How Do Rio and the City’s Favelas Fit into the New Urban Agenda?

Film still from In the Shadow of the Hill

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The Habitat III New Urban Agenda is critically important to Rio. At a time when Rio is experiencing massive urban shifts, and a contested municipal election, the New Urban Agenda offers an excellent tool for reflection.

Firstly, Rio has a very real problem of a lack of implementation. Although policies like Morar Carioca are written well on paper, enough so to win international awards, their implementation has been deemed a failure by experts and residents of Rio alike. Secondly, the New Urban Agenda calls for robust participatory mechanisms that ensure equal representation of city residents, with a special focus on those in vulnerable positions. Again, although there are numerous participation mechanisms currently embedded into the law currently, they are not well respected or utilized.

Morar Carioca apartment block built in Babilônia

Finally, and perhaps most importantly, the Habitat III conference has the potential to solidify the paradigm shift away from a “world without slums” to a world where informal settlements are integrated into the urban fabric of the city through meaningful upgrading programs. This shift has large implications in Rio because it would not only illegitimize Mayor Eduardo Paes’ evictions policy, but also call into question the use of the Minha Casa Minha Vida housing program for both unjustly moving residents to the far reaches of the city like Campo Grande and Santa Cruz and for being a one-size-fits-all solution to the housing deficit, which the New Urban Agenda clearly criticizes.

On another scale, the New Urban Agenda would encourage Rio’s city government to explore ideas for land titles that are not currently under consideration, like collective titling for favelas. This potential policy framework could rethink the way Rio’s favelas are integrated into the city. It could provide a more robust form of ownership to the land to protect residents from eviction, rather than simply the permission to stay on the land which is the typical type of titling used and which is much more tenuous than popularly assumed. Testament to this is the fact that the residents of Vila Autódromo held such a title and were nonetheless removed from their land in the lead up to the Olympic Games. In fact, a Lincoln Institute study has found that collective land titling in the form of Community Land Trusts in the United States is the most robust form of affordable housing policy, ensuring residents can remain both in times of economic boom (when they would be subject to gentrification) and in times of recession (when they would be subject to foreclosure).

Rio’s favelas offer important examples and lessons for the New Urban Agenda

Although Rio does have work to do if it hopes to meet the goals set out in the New Urban Agenda, it also offers an important model for it. Though full of challenges, Rio’s favelas affirm a number of key points in the Agenda and show how informal settlements actually represent a number of hoped-for urban planning principles.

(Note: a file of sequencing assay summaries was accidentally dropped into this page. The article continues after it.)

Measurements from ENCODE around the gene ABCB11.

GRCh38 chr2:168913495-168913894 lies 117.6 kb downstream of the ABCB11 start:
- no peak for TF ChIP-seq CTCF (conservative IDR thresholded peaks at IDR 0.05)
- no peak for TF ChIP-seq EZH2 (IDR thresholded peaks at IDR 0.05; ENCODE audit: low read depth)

For instance, clause 51 states that nations will “promote the development of urban spatial frameworks, including urban planning and design instruments that support sustainable management and use of natural resources and land, appropriate compactness and density, polycentrism, and mixed uses, through infill or planned urban extension strategies as applicable, to trigger economies of scale and agglomeration, strengthen food system planning, enhance resource efficiency, urban resilience, and environmental sustainability.” Clause 59 also says cities should “commit to recognize the contribution of the working poor in the informal economy, particularly women, including the unpaid, domestic, and migrant workers to the urban economies, taking into account national circumstances. Their livelihoods, working conditions and income security, legal and social protection, access to skills, assets and other support services, and voice and representation should be enhanced.” In these cases, the favelas are examples, not problems.

Informal business in Rocinha

Further in the document in clauses 98 and 99, there is mention that nations will “promote integrated urban and territorial planning, including planned urban extensions based on the principles of equitable, efficient, and sustainable use of land and natural resources, compactness, polycentrism, appropriate density and connectivity, multiple use of space, as well as mixed social and economic uses in the built-up areas, to prevent urban sprawl” and “support the implementation of urban planning strategies, as appropriate, that facilitate a social mix through the provision of affordable housing options with access to quality basic services and public spaces for all.” This language supports the idea that the favelas can be a solution to the problems cities face. Mapping the assets and acknowledging the qualities of these communities, rather than stigmatizing them, builds on existing social institutions. This is not only economically and environmentally more sustainable, but also preserves the history and culture of a place.

Rio may have a lot to fix to be in line with the New Urban Agenda, but those issues largely relate to how the government has failed to integrate its communities. The solution, however, can come from looking at the favelas themselves and acknowledging their innovation, creativity and inherent community strength not only to build a better Rio, but as an example for the world.